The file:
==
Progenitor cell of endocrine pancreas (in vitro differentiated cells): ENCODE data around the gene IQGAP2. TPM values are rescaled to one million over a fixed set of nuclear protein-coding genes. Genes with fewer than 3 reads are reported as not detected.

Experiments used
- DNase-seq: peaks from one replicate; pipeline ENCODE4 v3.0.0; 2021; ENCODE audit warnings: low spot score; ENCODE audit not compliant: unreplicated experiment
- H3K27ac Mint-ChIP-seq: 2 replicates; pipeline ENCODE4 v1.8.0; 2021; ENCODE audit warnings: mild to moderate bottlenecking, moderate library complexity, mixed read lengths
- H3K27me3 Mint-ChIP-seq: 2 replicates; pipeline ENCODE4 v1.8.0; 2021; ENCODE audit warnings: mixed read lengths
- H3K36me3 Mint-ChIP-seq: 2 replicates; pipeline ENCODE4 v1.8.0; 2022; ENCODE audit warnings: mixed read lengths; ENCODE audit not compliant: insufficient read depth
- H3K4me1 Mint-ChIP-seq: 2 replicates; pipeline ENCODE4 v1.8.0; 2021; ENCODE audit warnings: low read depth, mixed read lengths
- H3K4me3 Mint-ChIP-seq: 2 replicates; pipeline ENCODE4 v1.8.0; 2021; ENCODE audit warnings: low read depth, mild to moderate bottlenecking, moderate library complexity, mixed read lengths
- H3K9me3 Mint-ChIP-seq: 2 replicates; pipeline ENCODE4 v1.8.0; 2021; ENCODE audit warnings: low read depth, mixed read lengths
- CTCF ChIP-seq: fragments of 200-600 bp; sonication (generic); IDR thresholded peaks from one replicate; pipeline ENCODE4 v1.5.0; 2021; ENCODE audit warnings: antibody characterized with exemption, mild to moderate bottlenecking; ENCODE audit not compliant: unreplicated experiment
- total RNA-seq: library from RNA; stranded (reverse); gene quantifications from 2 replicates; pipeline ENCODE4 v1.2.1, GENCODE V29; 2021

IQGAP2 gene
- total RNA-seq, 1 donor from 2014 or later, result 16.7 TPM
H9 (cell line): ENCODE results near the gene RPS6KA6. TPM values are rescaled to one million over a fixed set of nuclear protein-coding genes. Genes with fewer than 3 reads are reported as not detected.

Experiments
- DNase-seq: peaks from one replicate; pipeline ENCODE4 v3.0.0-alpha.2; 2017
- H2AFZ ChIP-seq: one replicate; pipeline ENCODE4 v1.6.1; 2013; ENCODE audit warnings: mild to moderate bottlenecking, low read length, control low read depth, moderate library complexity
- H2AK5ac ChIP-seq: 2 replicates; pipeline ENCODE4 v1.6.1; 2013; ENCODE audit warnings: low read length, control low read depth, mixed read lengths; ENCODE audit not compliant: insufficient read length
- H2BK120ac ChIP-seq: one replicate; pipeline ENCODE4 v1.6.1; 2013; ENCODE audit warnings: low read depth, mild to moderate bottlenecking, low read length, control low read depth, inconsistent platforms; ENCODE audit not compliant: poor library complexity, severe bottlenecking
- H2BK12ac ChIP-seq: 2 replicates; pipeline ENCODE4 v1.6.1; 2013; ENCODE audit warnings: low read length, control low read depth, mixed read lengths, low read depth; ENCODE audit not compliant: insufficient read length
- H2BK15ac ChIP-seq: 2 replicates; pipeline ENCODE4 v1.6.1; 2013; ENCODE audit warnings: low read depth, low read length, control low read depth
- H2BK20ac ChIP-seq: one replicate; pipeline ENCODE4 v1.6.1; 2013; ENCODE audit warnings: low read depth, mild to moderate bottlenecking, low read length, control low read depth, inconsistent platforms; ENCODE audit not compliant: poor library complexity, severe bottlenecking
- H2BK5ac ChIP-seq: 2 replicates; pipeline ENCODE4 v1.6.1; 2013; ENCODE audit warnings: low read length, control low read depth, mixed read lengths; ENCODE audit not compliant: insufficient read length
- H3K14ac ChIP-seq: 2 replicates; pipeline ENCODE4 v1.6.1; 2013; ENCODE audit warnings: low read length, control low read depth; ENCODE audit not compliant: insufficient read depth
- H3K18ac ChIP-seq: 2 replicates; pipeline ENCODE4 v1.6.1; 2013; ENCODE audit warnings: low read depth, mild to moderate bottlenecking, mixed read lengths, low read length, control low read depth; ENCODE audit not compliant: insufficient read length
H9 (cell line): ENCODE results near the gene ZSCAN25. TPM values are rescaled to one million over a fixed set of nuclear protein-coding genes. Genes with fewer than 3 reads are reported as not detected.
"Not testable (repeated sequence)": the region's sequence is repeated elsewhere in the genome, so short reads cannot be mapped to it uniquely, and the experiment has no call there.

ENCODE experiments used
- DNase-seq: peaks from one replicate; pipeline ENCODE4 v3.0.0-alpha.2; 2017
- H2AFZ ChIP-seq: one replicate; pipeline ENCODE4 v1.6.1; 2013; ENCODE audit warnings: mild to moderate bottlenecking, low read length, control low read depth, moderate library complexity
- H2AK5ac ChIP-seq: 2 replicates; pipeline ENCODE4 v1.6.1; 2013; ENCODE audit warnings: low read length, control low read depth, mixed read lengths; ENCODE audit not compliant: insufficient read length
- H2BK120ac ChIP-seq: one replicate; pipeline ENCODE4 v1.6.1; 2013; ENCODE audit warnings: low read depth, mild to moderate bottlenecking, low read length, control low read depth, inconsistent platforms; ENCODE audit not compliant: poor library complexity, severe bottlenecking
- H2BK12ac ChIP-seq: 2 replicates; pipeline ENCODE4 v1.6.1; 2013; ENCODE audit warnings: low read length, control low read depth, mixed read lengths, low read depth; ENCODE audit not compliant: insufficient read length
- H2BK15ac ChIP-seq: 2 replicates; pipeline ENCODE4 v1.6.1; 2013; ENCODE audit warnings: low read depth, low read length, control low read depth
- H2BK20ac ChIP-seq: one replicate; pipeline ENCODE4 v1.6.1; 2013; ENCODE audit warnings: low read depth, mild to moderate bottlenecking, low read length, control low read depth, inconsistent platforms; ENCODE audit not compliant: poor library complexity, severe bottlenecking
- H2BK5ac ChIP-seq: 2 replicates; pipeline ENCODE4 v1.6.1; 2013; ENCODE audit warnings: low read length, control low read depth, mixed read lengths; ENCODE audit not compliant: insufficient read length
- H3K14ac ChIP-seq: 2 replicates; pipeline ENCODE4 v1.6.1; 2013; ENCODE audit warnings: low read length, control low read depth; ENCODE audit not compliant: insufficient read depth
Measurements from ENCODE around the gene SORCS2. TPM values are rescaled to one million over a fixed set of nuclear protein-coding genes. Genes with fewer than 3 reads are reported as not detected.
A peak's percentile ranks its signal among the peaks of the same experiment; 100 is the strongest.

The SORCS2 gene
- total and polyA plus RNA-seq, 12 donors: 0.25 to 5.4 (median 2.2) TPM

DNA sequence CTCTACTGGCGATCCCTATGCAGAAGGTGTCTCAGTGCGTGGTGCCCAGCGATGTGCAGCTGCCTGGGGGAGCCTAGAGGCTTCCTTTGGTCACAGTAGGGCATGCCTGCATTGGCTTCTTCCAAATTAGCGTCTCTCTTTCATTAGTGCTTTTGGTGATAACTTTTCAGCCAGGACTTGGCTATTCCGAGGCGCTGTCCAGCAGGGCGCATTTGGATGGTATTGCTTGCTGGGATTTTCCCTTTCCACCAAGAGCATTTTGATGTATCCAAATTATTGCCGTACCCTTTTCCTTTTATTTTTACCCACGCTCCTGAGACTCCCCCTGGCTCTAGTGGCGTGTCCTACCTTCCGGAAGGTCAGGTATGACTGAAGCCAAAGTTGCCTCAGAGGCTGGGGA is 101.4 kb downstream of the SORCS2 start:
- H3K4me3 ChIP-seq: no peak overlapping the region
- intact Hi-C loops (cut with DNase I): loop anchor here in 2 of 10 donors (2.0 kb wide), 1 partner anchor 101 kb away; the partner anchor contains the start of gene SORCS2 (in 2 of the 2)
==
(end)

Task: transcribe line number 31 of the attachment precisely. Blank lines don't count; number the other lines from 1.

- H2AK5ac ChIP-seq: 2 replicates; pipeline ENCODE4 v1.6.1; 2013; ENCODE audit warnings: low read length, control low read depth, mixed read lengths; ENCODE audit not compliant: insufficient read length